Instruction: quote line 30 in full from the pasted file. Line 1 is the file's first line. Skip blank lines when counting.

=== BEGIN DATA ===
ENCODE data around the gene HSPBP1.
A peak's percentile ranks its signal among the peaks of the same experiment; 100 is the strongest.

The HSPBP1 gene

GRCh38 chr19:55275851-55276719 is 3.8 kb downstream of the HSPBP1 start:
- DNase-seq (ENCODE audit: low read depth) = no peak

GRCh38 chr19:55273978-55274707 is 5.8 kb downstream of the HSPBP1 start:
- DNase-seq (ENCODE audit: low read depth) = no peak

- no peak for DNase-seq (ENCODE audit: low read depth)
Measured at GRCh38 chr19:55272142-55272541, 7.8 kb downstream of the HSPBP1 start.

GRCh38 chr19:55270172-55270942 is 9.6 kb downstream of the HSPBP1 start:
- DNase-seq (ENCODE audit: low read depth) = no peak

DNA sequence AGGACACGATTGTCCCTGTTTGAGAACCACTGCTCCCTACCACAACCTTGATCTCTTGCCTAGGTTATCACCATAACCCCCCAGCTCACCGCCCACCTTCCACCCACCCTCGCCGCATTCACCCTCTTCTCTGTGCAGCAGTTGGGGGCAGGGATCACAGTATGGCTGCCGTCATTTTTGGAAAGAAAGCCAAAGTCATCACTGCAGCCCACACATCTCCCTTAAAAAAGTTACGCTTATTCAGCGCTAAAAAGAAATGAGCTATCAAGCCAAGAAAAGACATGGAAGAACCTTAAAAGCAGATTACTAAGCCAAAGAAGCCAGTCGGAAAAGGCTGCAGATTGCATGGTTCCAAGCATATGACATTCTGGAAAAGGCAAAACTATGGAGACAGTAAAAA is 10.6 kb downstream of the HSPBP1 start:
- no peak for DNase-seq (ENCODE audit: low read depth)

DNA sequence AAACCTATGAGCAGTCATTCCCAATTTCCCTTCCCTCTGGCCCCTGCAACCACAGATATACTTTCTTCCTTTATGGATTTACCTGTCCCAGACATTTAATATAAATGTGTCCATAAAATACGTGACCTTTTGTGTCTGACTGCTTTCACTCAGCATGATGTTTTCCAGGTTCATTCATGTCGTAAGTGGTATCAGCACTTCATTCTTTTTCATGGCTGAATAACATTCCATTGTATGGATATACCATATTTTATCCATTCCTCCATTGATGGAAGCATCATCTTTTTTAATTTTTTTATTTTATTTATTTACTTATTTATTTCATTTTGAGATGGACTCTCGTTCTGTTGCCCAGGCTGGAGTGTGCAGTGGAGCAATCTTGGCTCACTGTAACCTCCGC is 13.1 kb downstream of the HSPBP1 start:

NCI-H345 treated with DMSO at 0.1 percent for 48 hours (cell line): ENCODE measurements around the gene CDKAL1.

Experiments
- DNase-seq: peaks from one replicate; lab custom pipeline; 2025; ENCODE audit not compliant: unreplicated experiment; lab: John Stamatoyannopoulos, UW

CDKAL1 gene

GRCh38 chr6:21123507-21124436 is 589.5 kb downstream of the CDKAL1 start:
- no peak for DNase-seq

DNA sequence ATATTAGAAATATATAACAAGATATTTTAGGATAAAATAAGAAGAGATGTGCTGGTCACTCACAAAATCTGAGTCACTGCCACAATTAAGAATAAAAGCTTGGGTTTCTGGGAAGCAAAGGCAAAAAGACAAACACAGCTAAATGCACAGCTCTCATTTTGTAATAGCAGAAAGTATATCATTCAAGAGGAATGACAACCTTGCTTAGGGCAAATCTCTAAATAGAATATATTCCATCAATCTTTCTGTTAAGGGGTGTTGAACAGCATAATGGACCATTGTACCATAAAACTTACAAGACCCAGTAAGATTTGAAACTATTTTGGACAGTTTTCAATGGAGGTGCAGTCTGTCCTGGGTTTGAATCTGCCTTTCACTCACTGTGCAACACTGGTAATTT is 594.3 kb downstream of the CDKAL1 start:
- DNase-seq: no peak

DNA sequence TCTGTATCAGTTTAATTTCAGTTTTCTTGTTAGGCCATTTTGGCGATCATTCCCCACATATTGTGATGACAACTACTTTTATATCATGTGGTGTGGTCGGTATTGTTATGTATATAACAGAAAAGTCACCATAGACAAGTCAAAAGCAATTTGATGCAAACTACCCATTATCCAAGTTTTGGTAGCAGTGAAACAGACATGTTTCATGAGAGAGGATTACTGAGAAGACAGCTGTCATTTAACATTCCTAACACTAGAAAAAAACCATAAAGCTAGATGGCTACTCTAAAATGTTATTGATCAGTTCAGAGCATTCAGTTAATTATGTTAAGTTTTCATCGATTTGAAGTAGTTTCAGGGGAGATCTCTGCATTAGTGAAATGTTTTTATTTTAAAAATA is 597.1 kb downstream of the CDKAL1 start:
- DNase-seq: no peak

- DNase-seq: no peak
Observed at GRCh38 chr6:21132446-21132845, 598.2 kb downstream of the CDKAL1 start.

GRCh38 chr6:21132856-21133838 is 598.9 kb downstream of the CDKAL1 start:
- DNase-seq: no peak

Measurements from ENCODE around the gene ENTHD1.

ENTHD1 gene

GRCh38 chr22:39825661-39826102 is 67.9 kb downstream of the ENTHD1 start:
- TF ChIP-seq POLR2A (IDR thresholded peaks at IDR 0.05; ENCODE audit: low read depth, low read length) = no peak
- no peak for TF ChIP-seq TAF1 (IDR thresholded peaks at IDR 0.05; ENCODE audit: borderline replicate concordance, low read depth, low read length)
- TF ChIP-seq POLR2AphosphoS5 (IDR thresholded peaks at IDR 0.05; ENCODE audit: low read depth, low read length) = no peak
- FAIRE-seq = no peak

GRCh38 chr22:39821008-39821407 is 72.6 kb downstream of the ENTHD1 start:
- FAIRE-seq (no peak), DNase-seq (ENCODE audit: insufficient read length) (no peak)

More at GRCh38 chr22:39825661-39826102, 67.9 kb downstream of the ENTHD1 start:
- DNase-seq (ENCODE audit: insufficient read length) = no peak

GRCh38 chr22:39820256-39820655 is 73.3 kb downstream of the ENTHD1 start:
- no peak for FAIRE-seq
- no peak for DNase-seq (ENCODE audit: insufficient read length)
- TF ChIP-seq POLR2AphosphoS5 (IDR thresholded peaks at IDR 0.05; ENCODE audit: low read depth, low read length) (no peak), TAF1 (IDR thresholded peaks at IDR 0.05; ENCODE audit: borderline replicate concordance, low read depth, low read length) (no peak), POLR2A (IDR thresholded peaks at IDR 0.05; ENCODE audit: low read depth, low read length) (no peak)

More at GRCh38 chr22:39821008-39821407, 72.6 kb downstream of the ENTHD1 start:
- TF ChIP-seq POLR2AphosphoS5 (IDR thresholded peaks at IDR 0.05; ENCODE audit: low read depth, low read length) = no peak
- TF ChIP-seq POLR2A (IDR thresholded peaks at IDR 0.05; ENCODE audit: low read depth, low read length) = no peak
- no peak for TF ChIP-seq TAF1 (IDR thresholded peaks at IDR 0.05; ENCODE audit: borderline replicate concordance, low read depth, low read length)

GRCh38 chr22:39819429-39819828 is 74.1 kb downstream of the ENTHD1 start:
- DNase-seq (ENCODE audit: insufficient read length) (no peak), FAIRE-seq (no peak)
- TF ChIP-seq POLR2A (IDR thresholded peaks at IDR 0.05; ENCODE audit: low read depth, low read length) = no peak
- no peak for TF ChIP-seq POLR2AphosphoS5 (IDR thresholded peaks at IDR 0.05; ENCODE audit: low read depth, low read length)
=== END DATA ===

ENTHD1 gene